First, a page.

Gemba Walk for Scrum Teams

Being involved with Scrum Masters and their teams is the best job on the planet. Few things are as satisfying as watching a Scrum Team become more adaptive, grow in confidence and shoulder responsibility as a cohesive unit. Although experiencing these improvements as they occur is amazing to witness, I’ve struggled to capture and quantify these developments. Enter the “Gemba Walk” for Scrum teams.

gemba walk, scrum, agile training, agile coaching, scrum coaching
Taiichi Ohno

To occasionally introduce new managers to “Gemba Walks” I’ve read that Taiichi Ohno, the father of the Toyota Production System, would draw a circle on the floor next to the production line. He invited the new manager to stand in the circle. With instructions to note where improvements could be made, the faithful student would remain in place for hours. If upon Ohno’s return the list was too short, the manager may find himself standing in the same spot the next day. This would continue until a sufficient list of improvements was in hand. Over the past couple of months, I’ve been working on a tool that offers a similar view for potential Scrum improvements.

As with a production line, the Scrum Guide offers “stations” that can be observed and assessed as the team meets during Scrum Events or interacts “off line”. Adding sections for wastes and capturing context, the assessment currently has five sections. These are…
  • Scrum Values
  • Lean Wastes
  • Understanding & Use of Scrum
  • Discussion
  • Observations

Gain a better idea of this outline by downloading the PDF example “Alpha Team Daily Standup”, that accompanies this post.

Scrum Values

Here are some questions I may ask myself while observing Scrum Values.

  • Openness – Do team members share freely that they don’t understand something, are having trouble or need help?
  • Focus – Is this a dedicated team? If not, assess how much this lack of focus hinders the team from reaching the Sprint goal.
  • Courage – Do team members jump at the opportunity to learn something new?
  • Commitment – Is the team ready to do what ever necessary to reach the Sprint goal? A couple of classic examples are developers helping test. Another is readiness to help when someone falls behind.
  • Respect – Is the conversation between team members supportive, helping to develop a cohesive safe environment?

I express the team’s proficiency using the numbers 1 – 5. Five indicates the team has embraced the Scrum Value as part of their culture. One indicates serious struggles. Numbers in between express varying degrees of adoption.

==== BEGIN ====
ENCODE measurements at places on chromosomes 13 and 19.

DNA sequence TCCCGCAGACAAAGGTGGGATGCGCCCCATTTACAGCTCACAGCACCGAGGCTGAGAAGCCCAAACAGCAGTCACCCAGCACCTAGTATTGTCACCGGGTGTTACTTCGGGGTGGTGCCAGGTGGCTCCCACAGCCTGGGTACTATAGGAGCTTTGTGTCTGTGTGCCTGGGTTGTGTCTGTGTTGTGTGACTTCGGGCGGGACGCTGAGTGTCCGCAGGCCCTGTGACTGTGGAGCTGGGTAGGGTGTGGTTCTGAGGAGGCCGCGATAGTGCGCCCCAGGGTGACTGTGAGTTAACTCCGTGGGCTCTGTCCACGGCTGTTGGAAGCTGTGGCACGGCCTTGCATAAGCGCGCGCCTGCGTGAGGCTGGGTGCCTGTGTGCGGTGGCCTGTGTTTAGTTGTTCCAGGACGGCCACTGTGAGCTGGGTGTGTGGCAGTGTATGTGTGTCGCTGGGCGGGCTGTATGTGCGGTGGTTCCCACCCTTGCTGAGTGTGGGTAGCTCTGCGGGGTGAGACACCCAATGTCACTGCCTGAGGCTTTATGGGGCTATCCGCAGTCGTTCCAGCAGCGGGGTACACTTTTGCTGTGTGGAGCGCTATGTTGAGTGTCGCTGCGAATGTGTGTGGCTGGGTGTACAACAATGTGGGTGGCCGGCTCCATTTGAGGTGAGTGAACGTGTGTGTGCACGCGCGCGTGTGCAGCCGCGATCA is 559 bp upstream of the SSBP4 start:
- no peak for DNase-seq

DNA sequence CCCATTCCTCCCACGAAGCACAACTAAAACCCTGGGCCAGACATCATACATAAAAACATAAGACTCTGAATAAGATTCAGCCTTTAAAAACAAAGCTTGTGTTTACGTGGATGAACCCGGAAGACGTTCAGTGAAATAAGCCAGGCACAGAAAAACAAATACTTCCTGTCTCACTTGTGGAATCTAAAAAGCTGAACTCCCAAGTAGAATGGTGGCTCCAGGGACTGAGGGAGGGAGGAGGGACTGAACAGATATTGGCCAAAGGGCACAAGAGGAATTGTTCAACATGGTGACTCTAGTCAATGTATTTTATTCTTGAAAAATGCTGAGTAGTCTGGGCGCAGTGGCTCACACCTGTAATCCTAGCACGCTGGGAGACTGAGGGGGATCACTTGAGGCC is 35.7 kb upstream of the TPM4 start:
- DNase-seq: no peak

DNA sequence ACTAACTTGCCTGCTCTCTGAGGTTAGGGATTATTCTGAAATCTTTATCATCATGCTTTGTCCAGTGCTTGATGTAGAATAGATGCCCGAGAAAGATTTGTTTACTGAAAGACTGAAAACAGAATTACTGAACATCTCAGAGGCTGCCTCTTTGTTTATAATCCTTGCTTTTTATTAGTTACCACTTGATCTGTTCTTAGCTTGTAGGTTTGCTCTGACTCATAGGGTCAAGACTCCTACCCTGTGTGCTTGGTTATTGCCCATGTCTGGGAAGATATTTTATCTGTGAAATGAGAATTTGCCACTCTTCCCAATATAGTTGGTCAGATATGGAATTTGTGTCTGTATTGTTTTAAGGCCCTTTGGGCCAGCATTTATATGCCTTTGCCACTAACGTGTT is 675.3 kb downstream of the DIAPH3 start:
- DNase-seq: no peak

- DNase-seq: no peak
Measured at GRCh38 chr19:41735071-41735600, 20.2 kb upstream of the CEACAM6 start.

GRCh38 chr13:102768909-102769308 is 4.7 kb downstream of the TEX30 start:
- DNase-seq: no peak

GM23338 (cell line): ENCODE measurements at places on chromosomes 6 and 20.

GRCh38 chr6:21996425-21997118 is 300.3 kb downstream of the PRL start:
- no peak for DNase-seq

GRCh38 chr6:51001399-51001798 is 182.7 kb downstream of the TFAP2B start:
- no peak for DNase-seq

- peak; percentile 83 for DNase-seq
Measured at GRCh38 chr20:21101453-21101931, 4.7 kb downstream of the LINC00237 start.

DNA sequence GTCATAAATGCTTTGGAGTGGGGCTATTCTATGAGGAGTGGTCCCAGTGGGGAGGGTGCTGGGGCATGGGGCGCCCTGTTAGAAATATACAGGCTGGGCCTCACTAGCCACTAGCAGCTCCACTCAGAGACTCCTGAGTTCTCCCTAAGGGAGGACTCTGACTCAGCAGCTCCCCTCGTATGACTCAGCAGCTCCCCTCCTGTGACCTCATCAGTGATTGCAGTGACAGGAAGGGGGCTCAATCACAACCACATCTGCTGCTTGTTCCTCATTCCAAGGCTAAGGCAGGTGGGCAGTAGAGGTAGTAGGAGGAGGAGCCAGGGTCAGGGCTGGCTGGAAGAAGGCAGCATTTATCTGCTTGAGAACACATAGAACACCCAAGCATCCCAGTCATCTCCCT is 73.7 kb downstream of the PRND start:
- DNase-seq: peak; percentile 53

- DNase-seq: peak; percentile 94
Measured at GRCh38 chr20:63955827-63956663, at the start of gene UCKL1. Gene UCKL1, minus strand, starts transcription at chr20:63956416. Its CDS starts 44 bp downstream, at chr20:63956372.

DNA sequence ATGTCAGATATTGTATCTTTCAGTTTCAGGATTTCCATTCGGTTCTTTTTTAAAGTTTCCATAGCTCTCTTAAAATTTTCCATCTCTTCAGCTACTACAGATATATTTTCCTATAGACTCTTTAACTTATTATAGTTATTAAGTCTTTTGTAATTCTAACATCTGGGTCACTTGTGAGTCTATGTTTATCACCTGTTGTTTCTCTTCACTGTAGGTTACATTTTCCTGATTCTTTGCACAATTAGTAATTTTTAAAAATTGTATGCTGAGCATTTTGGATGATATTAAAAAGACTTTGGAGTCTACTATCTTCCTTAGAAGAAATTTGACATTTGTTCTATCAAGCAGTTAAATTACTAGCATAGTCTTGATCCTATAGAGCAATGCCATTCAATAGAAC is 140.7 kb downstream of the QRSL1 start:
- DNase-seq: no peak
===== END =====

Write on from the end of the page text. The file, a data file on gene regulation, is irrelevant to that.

Lean Wastes

Although not found in the Scrum Guide, the next part of the assessment evaluates these three Lean Wastes.
  • Muda (no value)
  • Mura (flow)
  • Muri (allocation)
Here are some examples:
  • If the team finishes the Sprint goal, but the Product Owner has a heart attack during the review, we’ve have Muda. Don’t track only big problems. Also look for re-work or lost work.
  • If the team’s conversation indicates problems with how work flows through the team, you have Mura. Look for “friction” in incoming work, in process work, or work being handed off to another team.
  • Finally every time a team member works over time, you have Muri.
Numerical values are indicated on a scale from -1 to -5. Minus five indicates the wast is close to debilitating, causing repeated blockers. Minus one indicates occasional occurrences. Numbers between -1 and -5 indicate varying degrees of interruption. View these issues seriously. Scrum fundamentally addresses all three of these wastes. Their existence indicates major problems. The Scrum Team should identify and begin improvements to address these wastes as soon as possible.

Understanding & Use of Scrum

Look for improvements in the Scrum implementation. Here we examine how well the three Scrum Roles are understood and applied. We likewise observe the extent to which the development team is self-organizing and cross-functional. Scrum events, artifacts and pillars are also captured as they come up during the team’s conversation. As with the Scrum Values, these are also assigned a 1 – 5.

Discussion & Observations

Finally, context is created by capturing highlights from the discussion and noting observations. Anything that supports the numerical score is highlighted in bold. This context gives specific examples the team can easily identify and use to underscore the need for improvement. This does away with remembering half forgotten conversations and guessing about what actually happened.

This model supporting “Gemba Walks” for Scrum Teams has drastically improved the quality of my conversations. Keep in mind, the goal of any “Gemba Walk” is not to assign grades. But to capture impressions that guide conversations leading to incremental improvements.

Attached is the PDF “Alpha Team Daily Standup” as an example of a “Gemba Walk” assessment.